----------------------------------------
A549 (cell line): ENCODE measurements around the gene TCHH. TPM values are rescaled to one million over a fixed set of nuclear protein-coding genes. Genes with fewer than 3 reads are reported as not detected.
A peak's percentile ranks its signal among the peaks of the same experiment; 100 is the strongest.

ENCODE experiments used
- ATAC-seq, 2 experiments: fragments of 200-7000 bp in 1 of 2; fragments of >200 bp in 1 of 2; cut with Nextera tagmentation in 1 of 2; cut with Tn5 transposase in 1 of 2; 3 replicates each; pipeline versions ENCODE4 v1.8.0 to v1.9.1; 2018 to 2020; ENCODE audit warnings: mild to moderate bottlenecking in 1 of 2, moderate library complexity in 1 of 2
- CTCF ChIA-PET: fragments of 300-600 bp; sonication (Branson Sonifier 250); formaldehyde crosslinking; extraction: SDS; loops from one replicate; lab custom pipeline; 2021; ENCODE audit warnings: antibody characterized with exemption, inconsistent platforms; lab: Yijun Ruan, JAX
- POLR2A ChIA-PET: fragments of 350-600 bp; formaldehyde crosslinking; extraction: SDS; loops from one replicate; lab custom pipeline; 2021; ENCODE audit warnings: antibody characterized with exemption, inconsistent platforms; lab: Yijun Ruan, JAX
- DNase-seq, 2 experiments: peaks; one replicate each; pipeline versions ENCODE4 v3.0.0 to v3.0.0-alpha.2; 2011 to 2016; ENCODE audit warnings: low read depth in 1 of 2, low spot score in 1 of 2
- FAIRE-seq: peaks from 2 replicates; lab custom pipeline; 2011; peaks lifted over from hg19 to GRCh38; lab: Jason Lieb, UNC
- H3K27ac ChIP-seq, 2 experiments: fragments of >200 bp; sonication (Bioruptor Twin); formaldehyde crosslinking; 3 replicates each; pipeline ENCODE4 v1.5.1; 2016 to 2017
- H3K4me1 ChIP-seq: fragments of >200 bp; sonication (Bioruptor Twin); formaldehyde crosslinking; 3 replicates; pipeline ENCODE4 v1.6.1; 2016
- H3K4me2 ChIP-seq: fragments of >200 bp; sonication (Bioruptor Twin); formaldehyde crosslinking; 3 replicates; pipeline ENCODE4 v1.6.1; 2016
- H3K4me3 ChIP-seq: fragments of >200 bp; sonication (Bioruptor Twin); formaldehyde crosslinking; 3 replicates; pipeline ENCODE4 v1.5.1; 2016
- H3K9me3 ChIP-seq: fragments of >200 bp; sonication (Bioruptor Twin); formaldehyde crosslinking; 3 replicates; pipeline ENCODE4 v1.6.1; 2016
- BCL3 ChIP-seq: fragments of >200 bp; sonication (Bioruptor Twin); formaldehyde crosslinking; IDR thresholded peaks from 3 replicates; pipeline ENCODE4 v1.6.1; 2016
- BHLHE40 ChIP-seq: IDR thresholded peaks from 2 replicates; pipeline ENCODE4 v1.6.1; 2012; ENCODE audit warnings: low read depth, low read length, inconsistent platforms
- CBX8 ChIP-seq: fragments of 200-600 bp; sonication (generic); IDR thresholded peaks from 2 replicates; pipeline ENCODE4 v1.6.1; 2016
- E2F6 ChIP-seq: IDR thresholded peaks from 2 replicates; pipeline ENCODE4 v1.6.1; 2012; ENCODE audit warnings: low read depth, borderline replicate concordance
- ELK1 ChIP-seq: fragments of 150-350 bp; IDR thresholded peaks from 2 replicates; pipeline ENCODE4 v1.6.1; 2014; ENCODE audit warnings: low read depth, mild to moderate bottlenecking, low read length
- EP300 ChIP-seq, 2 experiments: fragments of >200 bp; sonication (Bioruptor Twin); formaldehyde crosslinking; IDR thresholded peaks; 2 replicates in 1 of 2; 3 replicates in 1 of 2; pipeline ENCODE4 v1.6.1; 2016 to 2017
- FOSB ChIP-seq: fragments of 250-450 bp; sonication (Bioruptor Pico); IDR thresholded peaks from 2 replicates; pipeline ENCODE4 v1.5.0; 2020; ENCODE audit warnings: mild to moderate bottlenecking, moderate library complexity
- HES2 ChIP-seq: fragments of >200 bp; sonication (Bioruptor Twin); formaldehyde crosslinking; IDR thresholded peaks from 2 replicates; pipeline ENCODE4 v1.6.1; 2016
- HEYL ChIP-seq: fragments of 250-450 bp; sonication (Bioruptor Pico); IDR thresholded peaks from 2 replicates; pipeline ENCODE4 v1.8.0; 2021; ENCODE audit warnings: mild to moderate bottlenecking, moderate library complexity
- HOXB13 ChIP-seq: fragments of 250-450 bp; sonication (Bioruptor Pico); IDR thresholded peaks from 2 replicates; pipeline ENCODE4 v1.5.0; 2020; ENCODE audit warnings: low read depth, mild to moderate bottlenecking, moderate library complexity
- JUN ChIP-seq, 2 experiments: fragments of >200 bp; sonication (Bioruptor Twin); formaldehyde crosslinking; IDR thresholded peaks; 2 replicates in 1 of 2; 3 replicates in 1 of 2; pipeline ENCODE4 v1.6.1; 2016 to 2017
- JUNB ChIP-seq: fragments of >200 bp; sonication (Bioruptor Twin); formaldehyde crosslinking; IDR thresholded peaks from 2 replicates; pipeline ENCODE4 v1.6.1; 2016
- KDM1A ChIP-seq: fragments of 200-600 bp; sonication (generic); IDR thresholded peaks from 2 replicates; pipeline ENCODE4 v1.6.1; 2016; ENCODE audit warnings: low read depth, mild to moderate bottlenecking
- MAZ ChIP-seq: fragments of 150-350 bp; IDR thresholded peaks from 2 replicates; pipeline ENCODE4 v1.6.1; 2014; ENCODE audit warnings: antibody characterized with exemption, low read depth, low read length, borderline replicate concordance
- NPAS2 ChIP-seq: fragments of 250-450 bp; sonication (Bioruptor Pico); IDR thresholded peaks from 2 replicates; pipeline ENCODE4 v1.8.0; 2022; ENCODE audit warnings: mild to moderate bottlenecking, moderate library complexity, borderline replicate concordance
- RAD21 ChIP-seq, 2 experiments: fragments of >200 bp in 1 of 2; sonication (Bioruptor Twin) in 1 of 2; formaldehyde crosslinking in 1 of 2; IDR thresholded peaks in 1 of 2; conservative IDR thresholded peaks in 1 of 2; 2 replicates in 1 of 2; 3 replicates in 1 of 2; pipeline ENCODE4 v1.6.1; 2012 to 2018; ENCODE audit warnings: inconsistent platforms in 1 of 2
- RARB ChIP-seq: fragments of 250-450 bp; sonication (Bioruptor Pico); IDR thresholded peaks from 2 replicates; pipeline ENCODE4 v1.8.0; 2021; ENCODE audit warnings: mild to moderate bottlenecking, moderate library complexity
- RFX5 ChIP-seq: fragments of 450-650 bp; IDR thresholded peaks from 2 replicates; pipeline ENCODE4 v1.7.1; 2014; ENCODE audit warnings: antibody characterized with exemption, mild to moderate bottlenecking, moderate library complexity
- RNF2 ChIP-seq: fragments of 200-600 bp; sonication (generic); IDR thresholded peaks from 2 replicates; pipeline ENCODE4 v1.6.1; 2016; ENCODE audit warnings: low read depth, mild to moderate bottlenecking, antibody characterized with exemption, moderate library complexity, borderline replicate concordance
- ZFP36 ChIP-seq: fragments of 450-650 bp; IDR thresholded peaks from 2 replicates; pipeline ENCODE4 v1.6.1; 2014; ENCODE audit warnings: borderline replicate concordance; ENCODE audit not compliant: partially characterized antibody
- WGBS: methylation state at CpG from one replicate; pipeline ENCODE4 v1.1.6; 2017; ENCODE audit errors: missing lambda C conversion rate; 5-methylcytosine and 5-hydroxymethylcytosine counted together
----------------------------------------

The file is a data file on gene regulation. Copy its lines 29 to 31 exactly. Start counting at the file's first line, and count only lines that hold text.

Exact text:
- RAD21 ChIP-seq, 2 experiments: fragments of >200 bp in 1 of 2; sonication (Bioruptor Twin) in 1 of 2; formaldehyde crosslinking in 1 of 2; IDR thresholded peaks in 1 of 2; conservative IDR thresholded peaks in 1 of 2; 2 replicates in 1 of 2; 3 replicates in 1 of 2; pipeline ENCODE4 v1.6.1; 2012 to 2018; ENCODE audit warnings: inconsistent platforms in 1 of 2
- RARB ChIP-seq: fragments of 250-450 bp; sonication (Bioruptor Pico); IDR thresholded peaks from 2 replicates; pipeline ENCODE4 v1.8.0; 2021; ENCODE audit warnings: mild to moderate bottlenecking, moderate library complexity
- RFX5 ChIP-seq: fragments of 450-650 bp; IDR thresholded peaks from 2 replicates; pipeline ENCODE4 v1.7.1; 2014; ENCODE audit warnings: antibody characterized with exemption, mild to moderate bottlenecking, moderate library complexity